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If your phone looks like this, we’re afraid that it permanently stopped working today. BlackBerry will forever remain the symbol of a brief, shining moment in telecommunications history when a Canadian company dominated the smartphone sector. But starting Jan 4., the company has suspended service to all of its most iconic early models. The phones can’t even be used to make a 911 call.
If your phone looks like this, we’re afraid that it permanently stopped working today. BlackBerry will forever remain the symbol of a brief, shining moment in telecommunications history when a Canadian company dominated the smartphone sector. But starting Jan 4., the company has suspended service to all of its most iconic early models. The phones can’t even be used to make a 911 call. Photo by Photo by Daniel SLIM / AFP

The Globe and Mail kicked off 2022 with the not-at-all alarmist take that the United States is on the brink of civil war and that Canada’s top priority should be to prepare itself to live alongside an anarchistic, MAGA hellscape. This included the very serious suggestion that Ottawa should convene a standing parliamentary committee whose only job would be to predict when the Americans will finally reach full “democratic failure.”

Over the holidays, a September video clip of Prime Minister Justin Trudeau purporting to refer to the unvaccinated as “racists” suddenly began to make the rounds of the more right-wing corners of the internet. Largely unnoticed during the federal election campaign, the Sep. 16 clip is from Trudeau’s French-language appearance on the Quebec talk show La semaine des 4 Julie. The controversial part starts at 3:00 in the embedded video below, but here’s the transcript from the part where he defends his government’s decision to pursue a federal vaccine mandate …

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“We all know people who are a little hesitant (about vaccination), and we’re going to try and convince them, but there are also people who are fiercely opposed to vaccination; who don’t believe in science, who are often misogynists, who are often racist as well … There, one must make a choice as a national leader, do we tolerate these people?”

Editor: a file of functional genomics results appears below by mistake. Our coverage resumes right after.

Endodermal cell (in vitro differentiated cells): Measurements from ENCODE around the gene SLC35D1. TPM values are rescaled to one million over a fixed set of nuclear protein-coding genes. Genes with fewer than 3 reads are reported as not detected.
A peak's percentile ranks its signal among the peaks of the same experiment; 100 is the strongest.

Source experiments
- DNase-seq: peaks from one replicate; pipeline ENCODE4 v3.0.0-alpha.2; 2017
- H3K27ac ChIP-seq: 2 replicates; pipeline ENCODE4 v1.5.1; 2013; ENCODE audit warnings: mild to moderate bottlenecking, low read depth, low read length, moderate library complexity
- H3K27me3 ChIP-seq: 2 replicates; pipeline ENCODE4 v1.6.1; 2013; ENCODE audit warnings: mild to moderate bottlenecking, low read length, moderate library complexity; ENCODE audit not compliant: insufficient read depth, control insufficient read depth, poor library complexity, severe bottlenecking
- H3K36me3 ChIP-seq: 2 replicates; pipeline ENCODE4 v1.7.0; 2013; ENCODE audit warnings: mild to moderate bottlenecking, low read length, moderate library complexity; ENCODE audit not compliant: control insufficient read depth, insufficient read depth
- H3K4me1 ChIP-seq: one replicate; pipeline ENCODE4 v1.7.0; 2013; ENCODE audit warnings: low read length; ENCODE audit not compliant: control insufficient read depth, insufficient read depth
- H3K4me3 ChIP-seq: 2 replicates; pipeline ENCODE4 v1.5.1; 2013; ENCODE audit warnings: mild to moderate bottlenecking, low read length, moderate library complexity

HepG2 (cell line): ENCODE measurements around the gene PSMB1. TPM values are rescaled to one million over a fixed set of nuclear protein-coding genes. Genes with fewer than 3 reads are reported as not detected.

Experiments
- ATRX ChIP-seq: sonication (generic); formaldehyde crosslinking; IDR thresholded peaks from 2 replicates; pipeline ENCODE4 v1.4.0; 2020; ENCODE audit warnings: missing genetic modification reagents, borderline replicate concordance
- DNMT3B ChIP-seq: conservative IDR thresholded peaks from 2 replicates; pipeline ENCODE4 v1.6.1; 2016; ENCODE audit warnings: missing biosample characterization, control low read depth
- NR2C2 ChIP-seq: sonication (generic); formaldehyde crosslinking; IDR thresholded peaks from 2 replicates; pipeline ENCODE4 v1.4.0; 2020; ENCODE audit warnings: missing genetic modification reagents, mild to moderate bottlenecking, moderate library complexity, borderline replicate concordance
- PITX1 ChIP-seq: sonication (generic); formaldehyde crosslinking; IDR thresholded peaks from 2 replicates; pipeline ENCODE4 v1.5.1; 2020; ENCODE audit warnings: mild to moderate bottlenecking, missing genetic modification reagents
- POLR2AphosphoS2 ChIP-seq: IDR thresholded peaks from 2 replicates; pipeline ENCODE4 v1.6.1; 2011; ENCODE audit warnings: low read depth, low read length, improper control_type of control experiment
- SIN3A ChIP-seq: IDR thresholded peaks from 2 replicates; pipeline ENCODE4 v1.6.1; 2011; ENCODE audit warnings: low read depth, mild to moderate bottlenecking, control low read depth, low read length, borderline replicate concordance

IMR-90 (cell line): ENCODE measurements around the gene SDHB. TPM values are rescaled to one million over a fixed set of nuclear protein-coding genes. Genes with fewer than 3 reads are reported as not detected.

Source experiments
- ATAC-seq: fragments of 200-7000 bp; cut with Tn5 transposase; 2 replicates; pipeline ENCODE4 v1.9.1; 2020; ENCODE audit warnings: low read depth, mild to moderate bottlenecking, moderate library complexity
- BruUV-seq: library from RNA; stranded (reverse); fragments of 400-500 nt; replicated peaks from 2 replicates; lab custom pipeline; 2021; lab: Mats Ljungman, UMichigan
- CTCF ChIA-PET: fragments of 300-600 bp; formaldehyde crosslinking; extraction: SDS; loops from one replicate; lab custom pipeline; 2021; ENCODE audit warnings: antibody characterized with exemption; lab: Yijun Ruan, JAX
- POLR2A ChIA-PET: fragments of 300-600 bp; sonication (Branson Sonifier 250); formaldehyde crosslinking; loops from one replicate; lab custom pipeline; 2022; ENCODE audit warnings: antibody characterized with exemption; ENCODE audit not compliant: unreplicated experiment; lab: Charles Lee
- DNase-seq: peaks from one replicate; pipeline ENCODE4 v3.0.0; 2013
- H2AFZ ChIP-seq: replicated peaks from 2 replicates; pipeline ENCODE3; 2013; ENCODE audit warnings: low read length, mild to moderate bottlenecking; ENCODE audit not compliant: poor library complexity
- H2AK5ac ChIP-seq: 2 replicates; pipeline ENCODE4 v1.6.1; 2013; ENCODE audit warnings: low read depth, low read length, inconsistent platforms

ECONOMIX

Dan McTeague, the go-to expert on Canadian gas prices, has predicted that the price of fuel is only going to get much worse throughout 2022 . By the end of the summer, McTeague forecasts an average Canadian price per litre of $1.65 (that’s already the price in Vancouver , so they’ll probably be approaching $1.80).

Meanwhile, BMO’s chief economist Douglas Porter thinks that inflation is going to remain “uncomfortably high” throughout the coming year . It may not stay at the current peak of 4.7 per cent, but Porter told the Toronto Star to expect an entire calendar year in which inflation stays north of three per cent. It would be the first time it’s happened since 1991.

Saskatoon-based author Yann Martel holds up a copy of his bestselling novel Life of Pi in this 2002 photo. Martel was one of the most notable new inductees into the Order of Canada last week. Other new appointments included former Senator Murray Sinclair and former B.C. Deputy Premier Joy McPhail. Click here for the full list.
Saskatoon-based author Yann Martel holds up a copy of his bestselling novel Life of Pi in this 2002 photo. Martel was one of the most notable new inductees into the Order of Canada last week. Other new appointments included former Senator Murray Sinclair and former B.C. Deputy Premier Joy McPhail. Click here for the full list. Photo by THE CANADIAN PRESS/AP – Alastair Grant